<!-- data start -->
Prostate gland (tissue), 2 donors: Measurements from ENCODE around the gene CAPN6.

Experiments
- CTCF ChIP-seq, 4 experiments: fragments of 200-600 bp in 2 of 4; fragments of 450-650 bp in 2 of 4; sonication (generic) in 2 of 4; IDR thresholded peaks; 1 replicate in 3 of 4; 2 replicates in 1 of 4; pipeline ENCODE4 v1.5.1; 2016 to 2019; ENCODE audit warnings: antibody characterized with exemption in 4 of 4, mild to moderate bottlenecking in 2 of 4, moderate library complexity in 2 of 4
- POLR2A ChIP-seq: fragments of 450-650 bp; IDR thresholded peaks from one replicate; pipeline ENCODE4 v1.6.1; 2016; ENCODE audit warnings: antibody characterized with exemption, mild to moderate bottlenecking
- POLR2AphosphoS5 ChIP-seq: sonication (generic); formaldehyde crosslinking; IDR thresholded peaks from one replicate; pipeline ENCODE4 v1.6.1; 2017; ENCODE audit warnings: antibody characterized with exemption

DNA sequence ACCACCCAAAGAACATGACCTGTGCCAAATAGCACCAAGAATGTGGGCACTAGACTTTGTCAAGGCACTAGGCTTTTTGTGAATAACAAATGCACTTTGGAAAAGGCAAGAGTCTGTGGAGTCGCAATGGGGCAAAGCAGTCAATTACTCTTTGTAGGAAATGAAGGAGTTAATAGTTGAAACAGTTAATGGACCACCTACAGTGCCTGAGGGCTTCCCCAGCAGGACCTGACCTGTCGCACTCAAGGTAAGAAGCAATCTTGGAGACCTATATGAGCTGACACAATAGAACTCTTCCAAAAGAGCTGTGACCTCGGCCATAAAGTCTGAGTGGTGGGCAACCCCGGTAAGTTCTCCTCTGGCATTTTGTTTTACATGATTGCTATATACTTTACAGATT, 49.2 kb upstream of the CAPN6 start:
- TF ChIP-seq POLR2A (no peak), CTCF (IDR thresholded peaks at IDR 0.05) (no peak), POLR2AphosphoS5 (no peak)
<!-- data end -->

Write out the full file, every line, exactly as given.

Prostate gland (tissue), 2 donors: Measurements from ENCODE around the gene CAPN6.

Experiments
- CTCF ChIP-seq, 4 experiments: fragments of 200-600 bp in 2 of 4; fragments of 450-650 bp in 2 of 4; sonication (generic) in 2 of 4; IDR thresholded peaks; 1 replicate in 3 of 4; 2 replicates in 1 of 4; pipeline ENCODE4 v1.5.1; 2016 to 2019; ENCODE audit warnings: antibody characterized with exemption in 4 of 4, mild to moderate bottlenecking in 2 of 4, moderate library complexity in 2 of 4
- POLR2A ChIP-seq: fragments of 450-650 bp; IDR thresholded peaks from one replicate; pipeline ENCODE4 v1.6.1; 2016; ENCODE audit warnings: antibody characterized with exemption, mild to moderate bottlenecking
- POLR2AphosphoS5 ChIP-seq: sonication (generic); formaldehyde crosslinking; IDR thresholded peaks from one replicate; pipeline ENCODE4 v1.6.1; 2017; ENCODE audit warnings: antibody characterized with exemption

DNA sequence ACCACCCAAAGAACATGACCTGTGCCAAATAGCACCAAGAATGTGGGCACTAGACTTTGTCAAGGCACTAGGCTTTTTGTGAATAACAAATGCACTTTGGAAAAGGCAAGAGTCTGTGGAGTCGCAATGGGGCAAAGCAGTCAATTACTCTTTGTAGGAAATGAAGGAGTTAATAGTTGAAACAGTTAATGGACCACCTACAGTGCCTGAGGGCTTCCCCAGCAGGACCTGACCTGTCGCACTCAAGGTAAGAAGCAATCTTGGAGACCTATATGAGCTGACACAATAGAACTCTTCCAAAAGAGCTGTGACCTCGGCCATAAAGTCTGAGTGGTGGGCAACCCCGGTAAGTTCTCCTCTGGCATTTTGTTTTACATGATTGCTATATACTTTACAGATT, 49.2 kb upstream of the CAPN6 start:
- TF ChIP-seq POLR2A (no peak), CTCF (IDR thresholded peaks at IDR 0.05) (no peak), POLR2AphosphoS5 (no peak)